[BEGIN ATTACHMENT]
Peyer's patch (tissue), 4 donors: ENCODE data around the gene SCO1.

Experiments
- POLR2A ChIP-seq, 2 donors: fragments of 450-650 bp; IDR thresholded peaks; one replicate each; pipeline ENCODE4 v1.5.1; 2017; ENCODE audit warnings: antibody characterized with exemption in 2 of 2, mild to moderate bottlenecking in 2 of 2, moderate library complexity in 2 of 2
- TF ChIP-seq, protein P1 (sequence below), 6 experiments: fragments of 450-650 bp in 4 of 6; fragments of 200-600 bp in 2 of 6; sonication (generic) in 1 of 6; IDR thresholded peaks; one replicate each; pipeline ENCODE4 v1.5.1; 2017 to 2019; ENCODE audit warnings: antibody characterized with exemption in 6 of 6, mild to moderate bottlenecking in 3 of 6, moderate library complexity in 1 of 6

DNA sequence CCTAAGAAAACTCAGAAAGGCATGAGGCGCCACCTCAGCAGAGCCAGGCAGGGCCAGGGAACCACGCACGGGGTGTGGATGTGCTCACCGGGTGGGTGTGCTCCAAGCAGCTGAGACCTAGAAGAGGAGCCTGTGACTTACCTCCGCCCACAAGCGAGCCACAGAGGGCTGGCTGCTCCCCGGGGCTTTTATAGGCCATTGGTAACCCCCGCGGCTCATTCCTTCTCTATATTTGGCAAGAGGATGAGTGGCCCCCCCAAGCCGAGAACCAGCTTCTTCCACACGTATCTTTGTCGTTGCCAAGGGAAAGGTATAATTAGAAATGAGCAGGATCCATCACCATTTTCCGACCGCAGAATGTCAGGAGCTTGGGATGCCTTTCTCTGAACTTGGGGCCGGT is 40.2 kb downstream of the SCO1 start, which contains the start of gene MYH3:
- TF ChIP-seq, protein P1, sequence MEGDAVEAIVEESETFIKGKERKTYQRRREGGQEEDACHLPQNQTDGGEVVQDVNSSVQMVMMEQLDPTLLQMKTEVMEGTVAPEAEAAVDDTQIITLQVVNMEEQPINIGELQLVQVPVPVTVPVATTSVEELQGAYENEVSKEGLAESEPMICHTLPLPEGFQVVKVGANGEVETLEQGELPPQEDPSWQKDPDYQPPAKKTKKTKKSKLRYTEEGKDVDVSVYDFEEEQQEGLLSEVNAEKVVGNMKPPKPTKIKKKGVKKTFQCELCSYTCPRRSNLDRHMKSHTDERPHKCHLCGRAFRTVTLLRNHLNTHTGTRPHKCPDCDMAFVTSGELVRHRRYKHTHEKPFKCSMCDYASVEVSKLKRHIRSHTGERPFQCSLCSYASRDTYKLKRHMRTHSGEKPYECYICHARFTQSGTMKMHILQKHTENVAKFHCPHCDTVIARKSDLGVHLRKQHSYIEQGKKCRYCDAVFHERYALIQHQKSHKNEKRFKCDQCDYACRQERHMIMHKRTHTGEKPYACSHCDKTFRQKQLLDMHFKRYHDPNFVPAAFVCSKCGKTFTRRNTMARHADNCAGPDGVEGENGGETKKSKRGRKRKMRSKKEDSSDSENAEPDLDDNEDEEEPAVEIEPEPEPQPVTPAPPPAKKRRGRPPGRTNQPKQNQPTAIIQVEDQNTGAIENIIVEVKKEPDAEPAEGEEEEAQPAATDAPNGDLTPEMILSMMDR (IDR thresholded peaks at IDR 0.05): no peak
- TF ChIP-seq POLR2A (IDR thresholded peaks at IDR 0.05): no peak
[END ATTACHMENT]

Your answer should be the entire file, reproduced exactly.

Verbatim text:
Peyer's patch (tissue), 4 donors: ENCODE data around the gene SCO1.

Experiments
- POLR2A ChIP-seq, 2 donors: fragments of 450-650 bp; IDR thresholded peaks; one replicate each; pipeline ENCODE4 v1.5.1; 2017; ENCODE audit warnings: antibody characterized with exemption in 2 of 2, mild to moderate bottlenecking in 2 of 2, moderate library complexity in 2 of 2
- TF ChIP-seq, protein P1 (sequence below), 6 experiments: fragments of 450-650 bp in 4 of 6; fragments of 200-600 bp in 2 of 6; sonication (generic) in 1 of 6; IDR thresholded peaks; one replicate each; pipeline ENCODE4 v1.5.1; 2017 to 2019; ENCODE audit warnings: antibody characterized with exemption in 6 of 6, mild to moderate bottlenecking in 3 of 6, moderate library complexity in 1 of 6

DNA sequence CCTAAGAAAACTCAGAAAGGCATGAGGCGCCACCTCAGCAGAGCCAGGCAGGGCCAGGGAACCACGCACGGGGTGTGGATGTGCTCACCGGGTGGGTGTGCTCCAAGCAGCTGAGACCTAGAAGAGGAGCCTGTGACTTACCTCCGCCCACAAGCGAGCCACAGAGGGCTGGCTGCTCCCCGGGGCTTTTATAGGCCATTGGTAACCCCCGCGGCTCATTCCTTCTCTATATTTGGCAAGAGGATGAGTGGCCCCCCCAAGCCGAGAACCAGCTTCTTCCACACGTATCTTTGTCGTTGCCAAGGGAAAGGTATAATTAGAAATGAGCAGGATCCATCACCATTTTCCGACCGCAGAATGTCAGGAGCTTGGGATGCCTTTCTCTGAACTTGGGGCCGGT is 40.2 kb downstream of the SCO1 start, which contains the start of gene MYH3:
- TF ChIP-seq, protein P1, sequence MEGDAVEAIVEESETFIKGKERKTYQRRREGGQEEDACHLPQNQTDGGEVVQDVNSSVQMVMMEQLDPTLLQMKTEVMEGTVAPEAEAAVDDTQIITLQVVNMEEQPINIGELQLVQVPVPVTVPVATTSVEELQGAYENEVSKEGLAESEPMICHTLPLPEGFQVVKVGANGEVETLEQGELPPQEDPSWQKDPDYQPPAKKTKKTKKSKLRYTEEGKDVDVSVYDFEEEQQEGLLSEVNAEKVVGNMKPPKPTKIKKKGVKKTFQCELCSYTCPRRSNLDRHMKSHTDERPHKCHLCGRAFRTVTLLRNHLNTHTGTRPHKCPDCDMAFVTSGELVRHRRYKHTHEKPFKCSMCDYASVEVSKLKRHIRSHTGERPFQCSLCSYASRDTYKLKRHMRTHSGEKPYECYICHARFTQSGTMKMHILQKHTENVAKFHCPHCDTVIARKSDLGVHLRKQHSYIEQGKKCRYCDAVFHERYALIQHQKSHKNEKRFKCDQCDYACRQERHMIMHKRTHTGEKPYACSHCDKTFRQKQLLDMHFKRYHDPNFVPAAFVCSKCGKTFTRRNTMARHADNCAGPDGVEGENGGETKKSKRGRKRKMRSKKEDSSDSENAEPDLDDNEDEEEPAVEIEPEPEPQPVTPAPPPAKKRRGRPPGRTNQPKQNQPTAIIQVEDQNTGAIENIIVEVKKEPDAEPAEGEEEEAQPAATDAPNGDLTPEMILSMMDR (IDR thresholded peaks at IDR 0.05): no peak
- TF ChIP-seq POLR2A (IDR thresholded peaks at IDR 0.05): no peak